Two Poems by Alex Carrigan






After the Ambulance

Why can’t we break the tension
like how your mother
broke that Waterford your father gave her
on their thirty-fifth anniversary,
the day her body first turned against her?

We allow the silence
hang over us
like the lemon-printed curtains
she gifted us when we moved
into our house three years ago.

We allow our lips to remain closed
like the box of jewelry your mother filled with
pearls, silver bands, and claddaghs.
You locked the box when she lost
her mother’s engagement ring
and we spent a day sweeping the floors
looking for it.

You sit on the couch,
your legs crossed the way
your mother plaited challah
in the days leading to Christmas
before her fingers stiffened
and you took up this tradition yourself.

You look at me
with eyes watered the way
your mother left a thin pool of water
on top of each of the plants that grazed
the window box of her apartment,
that I took down when she dropped
a basil plant during Easter.

We stare at each other
the way she stared back at us
when we found her in bed this morning
before they took her away,
shrouded in black.

We permit this stasis
when we know it doesn’t
honor her memory,
since silence was something
she never allowed past the
frayed screen door of her home.

We do this,
but neither of us wants to admit this betrayal,
so we sit in silence
and wait for someone or something
else to break, if only
to give us a reason to break ourselves.

After Ilya Kaminsky

Four Women Laying Domino Trains

Four women sit around
a mahogany picnic table
for a game of Mexican trains
on a late July evening.
The domino tiles clatter
like the ice in their glasses
of iced tea as they move
their hands around and scramble them.
With the tiles divided, the game begins.
The first woman starts the train
by laying the double twelve piece.
She has spent her
life laying down ceramic pathways
for others to walk down.
She labored to put these paths down,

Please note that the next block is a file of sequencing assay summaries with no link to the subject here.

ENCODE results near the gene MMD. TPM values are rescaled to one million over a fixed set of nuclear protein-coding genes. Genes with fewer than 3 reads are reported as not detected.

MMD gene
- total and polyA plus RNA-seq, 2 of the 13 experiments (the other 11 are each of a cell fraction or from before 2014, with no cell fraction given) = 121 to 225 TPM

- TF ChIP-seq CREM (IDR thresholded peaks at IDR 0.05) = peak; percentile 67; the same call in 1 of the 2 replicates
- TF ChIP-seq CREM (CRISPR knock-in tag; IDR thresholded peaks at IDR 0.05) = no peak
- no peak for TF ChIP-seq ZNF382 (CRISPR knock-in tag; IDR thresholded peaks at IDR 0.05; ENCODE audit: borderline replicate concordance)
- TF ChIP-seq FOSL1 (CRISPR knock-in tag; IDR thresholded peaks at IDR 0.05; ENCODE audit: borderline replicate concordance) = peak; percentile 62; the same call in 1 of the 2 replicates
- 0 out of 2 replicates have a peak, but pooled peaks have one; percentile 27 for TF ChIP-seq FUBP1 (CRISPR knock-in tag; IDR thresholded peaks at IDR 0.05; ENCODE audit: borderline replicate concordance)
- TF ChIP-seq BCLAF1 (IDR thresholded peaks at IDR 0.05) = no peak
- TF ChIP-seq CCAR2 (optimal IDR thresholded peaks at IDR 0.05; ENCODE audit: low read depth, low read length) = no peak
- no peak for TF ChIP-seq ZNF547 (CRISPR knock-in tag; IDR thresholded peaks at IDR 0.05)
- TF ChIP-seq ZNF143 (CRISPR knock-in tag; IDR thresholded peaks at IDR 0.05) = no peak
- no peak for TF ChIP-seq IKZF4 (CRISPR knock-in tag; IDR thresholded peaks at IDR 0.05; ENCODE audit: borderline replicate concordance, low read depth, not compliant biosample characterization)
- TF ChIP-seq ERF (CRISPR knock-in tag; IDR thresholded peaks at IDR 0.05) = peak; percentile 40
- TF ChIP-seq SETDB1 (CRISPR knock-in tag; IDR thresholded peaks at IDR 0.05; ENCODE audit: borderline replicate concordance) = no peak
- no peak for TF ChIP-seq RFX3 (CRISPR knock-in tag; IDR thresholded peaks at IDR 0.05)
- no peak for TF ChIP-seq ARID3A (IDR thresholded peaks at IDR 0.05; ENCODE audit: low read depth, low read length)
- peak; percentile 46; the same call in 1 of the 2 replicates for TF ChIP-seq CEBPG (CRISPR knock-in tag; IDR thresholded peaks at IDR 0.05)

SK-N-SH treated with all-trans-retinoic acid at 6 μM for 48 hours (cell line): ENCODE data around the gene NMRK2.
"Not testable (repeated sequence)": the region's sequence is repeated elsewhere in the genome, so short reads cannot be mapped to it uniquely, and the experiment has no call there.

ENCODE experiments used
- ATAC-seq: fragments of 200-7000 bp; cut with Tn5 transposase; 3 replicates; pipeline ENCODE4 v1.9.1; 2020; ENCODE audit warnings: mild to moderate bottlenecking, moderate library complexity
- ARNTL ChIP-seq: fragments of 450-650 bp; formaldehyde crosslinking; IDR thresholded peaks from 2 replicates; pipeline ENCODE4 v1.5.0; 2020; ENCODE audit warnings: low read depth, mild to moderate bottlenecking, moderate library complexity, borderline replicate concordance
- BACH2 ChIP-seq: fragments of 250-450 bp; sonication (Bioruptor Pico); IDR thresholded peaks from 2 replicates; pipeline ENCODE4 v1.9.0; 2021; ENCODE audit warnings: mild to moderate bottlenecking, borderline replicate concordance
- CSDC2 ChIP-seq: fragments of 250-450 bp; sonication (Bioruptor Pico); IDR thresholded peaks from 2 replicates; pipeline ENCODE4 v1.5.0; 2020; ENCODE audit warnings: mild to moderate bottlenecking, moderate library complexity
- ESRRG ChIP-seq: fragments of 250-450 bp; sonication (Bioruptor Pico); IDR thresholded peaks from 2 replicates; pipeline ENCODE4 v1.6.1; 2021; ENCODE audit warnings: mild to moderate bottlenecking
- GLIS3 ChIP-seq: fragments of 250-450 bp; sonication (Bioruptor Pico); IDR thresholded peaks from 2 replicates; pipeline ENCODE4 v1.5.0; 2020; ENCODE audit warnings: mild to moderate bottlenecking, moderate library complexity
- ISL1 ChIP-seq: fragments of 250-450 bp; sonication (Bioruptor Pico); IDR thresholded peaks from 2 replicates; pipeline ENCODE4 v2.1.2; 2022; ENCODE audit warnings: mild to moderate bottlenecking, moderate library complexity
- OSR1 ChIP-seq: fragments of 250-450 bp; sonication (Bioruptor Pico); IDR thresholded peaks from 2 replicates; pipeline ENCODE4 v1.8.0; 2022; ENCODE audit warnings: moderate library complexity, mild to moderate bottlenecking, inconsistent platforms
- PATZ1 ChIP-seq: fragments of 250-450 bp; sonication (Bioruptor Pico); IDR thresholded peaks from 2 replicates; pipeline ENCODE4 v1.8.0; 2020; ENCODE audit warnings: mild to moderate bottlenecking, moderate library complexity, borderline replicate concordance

watching women with designer shoes
nearly step on her hands while she worked.
She imagines that drops of blood
formed by these stilettos
formed the pips on the domino,
and that’s the only reason why
those women’s shoes
have red bottoms.
The second woman spends most of the game
intersecting with other paths
instead of building onto her own.
She’s often found it hard to pick a direction,
even unable to follow the lines
painted on the floor of the hospital
she labors away in.
Playing dominoes is asking her
to choose the gangplank
instead of the roller coaster,
so her train remains on the turntable.

The third woman coyly laughs
and giggles each time
she lays a tile down on her train.
She’s managed to make it
through life grabbing people by the wrist
and taking them wherever she chooses.
None of them ever complained,
especially since she sweetly told them
what laid at the end of the path.
For her, the pips are like the
mole she paints above the corner
of the strawberry colored lips
men like to taste.
The last woman mutters obscenities under her breath
every time she draws a tile from the pile.
She’s struggled the most in building paths
during this game and in life.
Her set of tiles lay on their sides
like tombstones erected in a cemetery following a war.
Her hands are calloused
like a gravedigger’s,
as she often builds down instead of out.

Four women sit around
a mahogany picnic table
and continue to lay down paths for plastic trains
they nor anyone else
can ever take a ride on.
Once they finish,
they’ll destroy those paths
and try to reconfigure them again.

Maybe the next game will
form a train line like the Yamanote,
where the domino lines
form a circle instead of spreading out
like a compass rose.
Maybe then the women
won’t need directions or guidance,
and instead they can
walk carefully between the pips
to see where they end up.

After Mahogany L. Browne and Nina Simone


Alex Carrigan (he/him) is an editor, poet, and critic from Virginia. He is the author of May All Our Pain Be Champagne: A Collection of Real Housewives Twitter Poetry (Alien Buddha Press, 2022). He has had fiction, poetry, and literary reviews published in Quail Bell Magazine, Lambda Literary Review, Empty Mirror, Gertrude Press, Quarterly West, Barrelhouse, Stories About Penises (Guts Publishing, 2019), and more. He is also the co-editor of Please Welcome to the Stage…: A Drag Literary Anthology with House of Lobsters Literary. For more information, visit or follow him on Twitter @carriganak.

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